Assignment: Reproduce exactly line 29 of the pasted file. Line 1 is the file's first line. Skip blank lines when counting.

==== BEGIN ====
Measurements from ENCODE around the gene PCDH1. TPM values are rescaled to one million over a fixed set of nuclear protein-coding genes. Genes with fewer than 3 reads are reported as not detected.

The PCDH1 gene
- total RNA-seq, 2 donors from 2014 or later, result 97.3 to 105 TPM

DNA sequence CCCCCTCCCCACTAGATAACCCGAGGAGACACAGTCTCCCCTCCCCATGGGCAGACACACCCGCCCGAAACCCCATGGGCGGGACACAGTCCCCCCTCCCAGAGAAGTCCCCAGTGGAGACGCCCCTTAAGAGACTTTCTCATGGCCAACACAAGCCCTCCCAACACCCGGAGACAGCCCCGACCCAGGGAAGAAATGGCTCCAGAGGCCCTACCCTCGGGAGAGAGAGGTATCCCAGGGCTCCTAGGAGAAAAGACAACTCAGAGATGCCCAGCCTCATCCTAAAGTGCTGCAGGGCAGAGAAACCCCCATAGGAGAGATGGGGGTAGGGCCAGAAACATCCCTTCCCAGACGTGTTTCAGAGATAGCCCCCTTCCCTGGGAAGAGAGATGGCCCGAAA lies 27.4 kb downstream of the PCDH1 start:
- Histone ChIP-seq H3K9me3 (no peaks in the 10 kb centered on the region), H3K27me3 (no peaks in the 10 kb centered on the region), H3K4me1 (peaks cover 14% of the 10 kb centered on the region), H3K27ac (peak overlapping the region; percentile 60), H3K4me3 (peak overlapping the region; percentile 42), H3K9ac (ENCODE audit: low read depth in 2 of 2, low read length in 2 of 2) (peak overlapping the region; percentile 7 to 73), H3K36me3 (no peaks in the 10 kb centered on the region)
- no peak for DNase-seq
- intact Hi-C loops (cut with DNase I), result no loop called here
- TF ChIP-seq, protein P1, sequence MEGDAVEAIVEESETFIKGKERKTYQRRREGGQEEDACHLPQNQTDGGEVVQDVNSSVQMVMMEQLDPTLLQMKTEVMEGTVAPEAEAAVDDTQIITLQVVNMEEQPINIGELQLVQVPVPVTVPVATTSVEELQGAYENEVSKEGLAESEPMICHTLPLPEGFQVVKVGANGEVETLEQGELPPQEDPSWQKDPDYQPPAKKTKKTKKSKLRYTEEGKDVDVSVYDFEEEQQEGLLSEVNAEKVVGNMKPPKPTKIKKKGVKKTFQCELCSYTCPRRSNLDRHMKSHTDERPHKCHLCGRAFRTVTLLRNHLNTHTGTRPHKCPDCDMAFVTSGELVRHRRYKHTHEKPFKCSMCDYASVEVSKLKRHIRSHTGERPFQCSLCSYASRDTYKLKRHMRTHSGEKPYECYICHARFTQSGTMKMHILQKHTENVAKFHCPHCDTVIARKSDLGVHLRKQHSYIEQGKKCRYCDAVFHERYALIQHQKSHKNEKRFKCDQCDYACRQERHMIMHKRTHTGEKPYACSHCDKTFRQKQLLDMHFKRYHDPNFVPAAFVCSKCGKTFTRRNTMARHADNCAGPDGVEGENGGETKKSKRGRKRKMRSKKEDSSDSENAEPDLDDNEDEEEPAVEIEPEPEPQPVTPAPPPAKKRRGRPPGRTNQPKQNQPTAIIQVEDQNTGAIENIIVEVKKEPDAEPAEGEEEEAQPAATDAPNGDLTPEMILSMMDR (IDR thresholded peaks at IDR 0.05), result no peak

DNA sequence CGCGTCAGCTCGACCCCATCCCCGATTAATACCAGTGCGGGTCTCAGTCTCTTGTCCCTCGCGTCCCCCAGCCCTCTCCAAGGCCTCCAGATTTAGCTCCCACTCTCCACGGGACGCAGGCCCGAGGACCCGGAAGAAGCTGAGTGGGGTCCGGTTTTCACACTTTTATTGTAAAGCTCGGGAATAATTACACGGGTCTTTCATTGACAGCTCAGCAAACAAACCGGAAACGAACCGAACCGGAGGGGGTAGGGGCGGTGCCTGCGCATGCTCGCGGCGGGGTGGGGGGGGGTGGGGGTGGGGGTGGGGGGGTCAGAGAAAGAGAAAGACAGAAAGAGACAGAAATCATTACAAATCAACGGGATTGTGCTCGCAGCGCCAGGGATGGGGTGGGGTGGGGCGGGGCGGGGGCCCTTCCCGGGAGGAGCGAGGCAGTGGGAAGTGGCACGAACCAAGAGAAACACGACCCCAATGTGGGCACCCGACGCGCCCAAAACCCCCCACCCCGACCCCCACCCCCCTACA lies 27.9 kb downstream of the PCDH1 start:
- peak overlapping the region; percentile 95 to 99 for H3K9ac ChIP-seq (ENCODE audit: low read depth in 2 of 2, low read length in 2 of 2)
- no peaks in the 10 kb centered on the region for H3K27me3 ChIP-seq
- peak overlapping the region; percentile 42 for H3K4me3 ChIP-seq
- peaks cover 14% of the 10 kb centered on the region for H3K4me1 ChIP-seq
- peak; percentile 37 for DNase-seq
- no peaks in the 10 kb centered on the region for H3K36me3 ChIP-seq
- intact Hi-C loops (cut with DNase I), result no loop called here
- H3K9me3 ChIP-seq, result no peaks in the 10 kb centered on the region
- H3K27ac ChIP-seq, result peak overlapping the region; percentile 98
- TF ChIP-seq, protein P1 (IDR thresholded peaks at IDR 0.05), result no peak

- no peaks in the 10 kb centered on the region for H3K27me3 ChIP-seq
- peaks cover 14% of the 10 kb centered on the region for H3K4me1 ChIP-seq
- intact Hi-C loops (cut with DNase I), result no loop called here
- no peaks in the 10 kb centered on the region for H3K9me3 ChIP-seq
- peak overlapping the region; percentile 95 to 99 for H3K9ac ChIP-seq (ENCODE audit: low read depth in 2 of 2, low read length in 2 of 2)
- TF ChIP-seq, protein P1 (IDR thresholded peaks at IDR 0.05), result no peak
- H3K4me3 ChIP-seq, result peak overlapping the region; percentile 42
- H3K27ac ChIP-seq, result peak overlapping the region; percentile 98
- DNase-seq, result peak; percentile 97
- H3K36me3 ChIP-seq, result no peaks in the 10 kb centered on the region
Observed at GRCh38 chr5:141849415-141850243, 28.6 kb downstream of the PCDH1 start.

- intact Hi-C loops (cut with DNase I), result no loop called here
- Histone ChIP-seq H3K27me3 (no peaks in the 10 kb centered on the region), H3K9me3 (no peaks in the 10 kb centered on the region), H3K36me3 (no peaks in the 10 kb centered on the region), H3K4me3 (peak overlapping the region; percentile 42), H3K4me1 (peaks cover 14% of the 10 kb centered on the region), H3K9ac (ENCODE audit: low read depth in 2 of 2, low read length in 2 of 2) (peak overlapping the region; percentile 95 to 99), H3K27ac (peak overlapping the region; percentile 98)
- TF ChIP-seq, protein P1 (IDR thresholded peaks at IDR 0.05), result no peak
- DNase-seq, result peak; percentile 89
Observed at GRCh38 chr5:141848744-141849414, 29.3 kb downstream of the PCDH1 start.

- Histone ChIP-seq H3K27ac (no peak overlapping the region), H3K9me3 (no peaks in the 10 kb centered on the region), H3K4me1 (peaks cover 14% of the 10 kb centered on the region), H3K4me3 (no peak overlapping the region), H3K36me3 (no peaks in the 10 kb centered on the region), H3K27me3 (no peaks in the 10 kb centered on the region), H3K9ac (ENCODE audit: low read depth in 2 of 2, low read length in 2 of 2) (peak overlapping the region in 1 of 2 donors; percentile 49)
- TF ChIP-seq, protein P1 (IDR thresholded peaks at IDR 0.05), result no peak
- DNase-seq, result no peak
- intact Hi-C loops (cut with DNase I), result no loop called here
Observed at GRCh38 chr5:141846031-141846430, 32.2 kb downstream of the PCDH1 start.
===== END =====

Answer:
- H3K36me3 ChIP-seq, result no peaks in the 10 kb centered on the region